So which keywords are best for your campaign? That can depend on many factors, including the search intent you are targeting, your budget and ideal spend per ad group, the competition level, and more.
You can start by brainstorming terms that fit your site’s products/services/themes and that customers are likely to use when looking for them online. A good keyword research tool can help you determine which of these terms actually receive search volume and how much competing for them would cost. Not sure which tool to use for search engine marketing analysis? Here are a few that we recommend for kickstarting your Google SEM campaigns.
When conducting keyword research for your SEM campaigns, focus on finding keywords that are not just high in search volume but also highly relevant to your product or service. While high-volume keywords can drive more traffic, they often come with greater competition and higher costs.
Instead, aim for a strategic balance by incorporating both broad and specific keywords. Give special attention to long-tail, lower-volume keywords, as they can attract a more targeted audience and lead to higher conversion rates at a lower cost. Remember, the goal is to connect with users whose search intent aligns closely with your offerings. This approach ensures a more efficient use of your budget and maximizes the potential return on investment from your SEM activities.
Check out our handy guide to performing keyword research for SEO to learn more about finding the right keywords for search engine marketing.
Google Ads Account Structure
Structuring and categorizing your ads is crucial to SEM success. Carefully structuring your ads lets you be more meticulous with the keywords you target, the clicks you attract, and how your overall spend is distributed. There are four structural elements to Google Ads: campaigns, ad groups, keywords, and ads.
You can think of the ad as your actual ad copy, the keywords as the keywords you’ve chosen to target in that copy, the ad groups as groups of different keywords organized by theme, and campaigns as sets of ad groups with certain shared characteristics. Here’s what the hierarchy of a Google Ads account looks like:
Why bother with account structure?
Instead of having several high-cost keywords eating up your entire budget and tanking your Quality Score, structured accounts help you spread your keywords out over multiple groups so that clicks roll in for all of your targeted keywords and copy variations.
Some examples of account structure in action include grouping your keywords/ads according to the product or service categories you offer, the locations you offer them in, or even just by the structure of your website.
Keywords connect you with search users, but the ad copy is the clincher. Good copy seals the deal by pulling in the viewer’s attention and providing them with a more appealing result than they would find further down the SERP.
Don’t worry too much about the URL — this should just be a simplified version of your landing page URL that gives the reader a general idea of where they’re headed.
The headline, on the other hand, is arguably the most important part of your copy because it’s the largest thing people see. A good headline should use direct language that signals intent and naturally incorporates your chosen keywords. A good description should feature a compelling CTA and enticing copy that gives search users a good reason to click through.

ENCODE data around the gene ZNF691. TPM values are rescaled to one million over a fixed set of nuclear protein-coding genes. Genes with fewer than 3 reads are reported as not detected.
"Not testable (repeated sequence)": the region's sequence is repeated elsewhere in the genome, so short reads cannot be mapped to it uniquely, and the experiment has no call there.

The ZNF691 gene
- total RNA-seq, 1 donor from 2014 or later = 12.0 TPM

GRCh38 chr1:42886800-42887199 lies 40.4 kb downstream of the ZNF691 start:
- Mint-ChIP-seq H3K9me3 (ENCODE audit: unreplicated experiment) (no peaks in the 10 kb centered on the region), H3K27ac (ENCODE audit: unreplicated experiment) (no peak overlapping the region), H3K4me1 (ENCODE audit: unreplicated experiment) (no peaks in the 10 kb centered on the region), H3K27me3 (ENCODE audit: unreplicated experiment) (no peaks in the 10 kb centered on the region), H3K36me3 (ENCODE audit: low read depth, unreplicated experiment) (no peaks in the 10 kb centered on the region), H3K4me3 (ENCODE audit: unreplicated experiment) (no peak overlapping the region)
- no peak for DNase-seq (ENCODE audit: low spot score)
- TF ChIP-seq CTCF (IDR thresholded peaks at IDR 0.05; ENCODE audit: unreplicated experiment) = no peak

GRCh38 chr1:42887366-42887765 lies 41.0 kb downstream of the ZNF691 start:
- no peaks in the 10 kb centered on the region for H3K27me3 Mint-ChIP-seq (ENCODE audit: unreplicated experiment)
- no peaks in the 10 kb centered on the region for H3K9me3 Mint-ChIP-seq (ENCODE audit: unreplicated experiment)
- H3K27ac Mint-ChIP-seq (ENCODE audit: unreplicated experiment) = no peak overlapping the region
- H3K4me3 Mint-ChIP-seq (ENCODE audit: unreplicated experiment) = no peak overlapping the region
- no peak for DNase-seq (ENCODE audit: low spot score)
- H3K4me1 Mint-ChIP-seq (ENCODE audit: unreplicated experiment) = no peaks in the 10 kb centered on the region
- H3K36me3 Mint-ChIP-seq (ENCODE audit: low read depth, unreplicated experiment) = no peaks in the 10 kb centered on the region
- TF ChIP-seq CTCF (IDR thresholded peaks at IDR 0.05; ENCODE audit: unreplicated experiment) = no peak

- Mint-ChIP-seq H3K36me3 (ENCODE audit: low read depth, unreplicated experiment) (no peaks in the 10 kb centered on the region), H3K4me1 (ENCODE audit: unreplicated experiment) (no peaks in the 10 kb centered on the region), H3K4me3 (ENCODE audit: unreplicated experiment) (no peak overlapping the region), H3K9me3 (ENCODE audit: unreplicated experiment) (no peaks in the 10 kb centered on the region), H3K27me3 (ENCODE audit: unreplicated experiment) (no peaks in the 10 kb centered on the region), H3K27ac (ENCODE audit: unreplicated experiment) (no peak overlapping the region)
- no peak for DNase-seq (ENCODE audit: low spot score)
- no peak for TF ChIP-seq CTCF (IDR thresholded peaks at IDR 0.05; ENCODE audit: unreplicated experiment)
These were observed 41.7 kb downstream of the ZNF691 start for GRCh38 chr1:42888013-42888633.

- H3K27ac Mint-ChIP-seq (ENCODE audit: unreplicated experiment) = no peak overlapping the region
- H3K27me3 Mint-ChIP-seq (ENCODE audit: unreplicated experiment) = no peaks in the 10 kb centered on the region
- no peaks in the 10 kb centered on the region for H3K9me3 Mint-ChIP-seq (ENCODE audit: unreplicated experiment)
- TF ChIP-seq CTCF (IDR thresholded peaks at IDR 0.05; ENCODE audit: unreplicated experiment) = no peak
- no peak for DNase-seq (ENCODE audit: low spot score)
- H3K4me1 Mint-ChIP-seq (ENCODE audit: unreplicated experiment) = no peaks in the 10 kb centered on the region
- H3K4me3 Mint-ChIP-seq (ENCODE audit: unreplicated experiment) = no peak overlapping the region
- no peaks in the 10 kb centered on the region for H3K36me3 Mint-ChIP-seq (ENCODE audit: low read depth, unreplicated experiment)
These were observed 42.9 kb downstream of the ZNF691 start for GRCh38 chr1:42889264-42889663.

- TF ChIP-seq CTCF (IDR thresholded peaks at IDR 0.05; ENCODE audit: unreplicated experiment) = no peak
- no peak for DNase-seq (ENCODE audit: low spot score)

Assets also serve to make your ads more compelling and come in multiple forms. The image above has content assets, while this image features sitelinks.
PPC Landing Pages
Well-optimized landing pages can give your Google Quality Score a boost. Google likes landing pages that give users what they’re looking for by remaining consistent from ad copy to landing page. Additionally, sites should be mobile friendly and offer user-friendly loading speeds.
Google recommends using your on-page conversion rate as a proxy for the health of your landing pages. But you can also inspect the SEM health of your landing pages a bit more directly by looking at your Quality Score. In your Google Ads dashboard, head over to Audiences, Keywords, and Content → Search Keywords → Columns (on the page, not the dashboard menu) → Quality Score. From here, you can add specific Quality Score elements directly to your future reports for closer inspection.
Google won’t give you a numerical grade, but it will let you know if your landing page performance is ‘below average,’ ‘average,’ or ‘above average.’ If you’re using Bing, you can similarly find your Quality Score in the campaigns section of your Bing Ads dashboard.
Revise and Refine
Analyzing your competitors’ ads and performing split testing on your own can help you develop more successful campaigns with greater ROI and higher click-through rates.
You don’t have to do it all by hand, either. Search marketing software like Semrush or SpyFu can provide you with valuable information regarding your competitors, like what keywords they target, how much they pay per click, the contents of their ads, and even what kind of ad tests they’ve run. See what’s working for them and what isn’t, and consider how you can incorporate their successes into your own campaigns.
Plus A/B split testing capabilities are built right into Google Ads. You can access them from the Experiments tab in the dashboard menu. From there, you can create ad variations that test out different headlines, descriptions, assets, and other components. While each campaign can run up to five experiments, only one experiment can be active per campaign at a time.
Try out different ad variations and see which ones perform best for the lowest cost. Give your variations enough run time to produce an accurate pool of data, and keep an eye out for any that outperform the original ad.
Create a Powerful, Search-First Strategy
It’s estimated that Google generated nearly $225 billion in ad revenue last year, and it’s no surprise why — Google Ads can be a great way to get more people through the door.
But PPC is just one piece of the puzzle. Combining SEM with a comprehensive SEO strategy can help you capture even more real estate on search engines. Ultimately, you can leverage both PPC and SEO to develop a more comprehensive search marketing campaign that produces better results than either one could on their own. Schedule a free SEO consultation to learn more about how your SEO strategy can support your PPC efforts.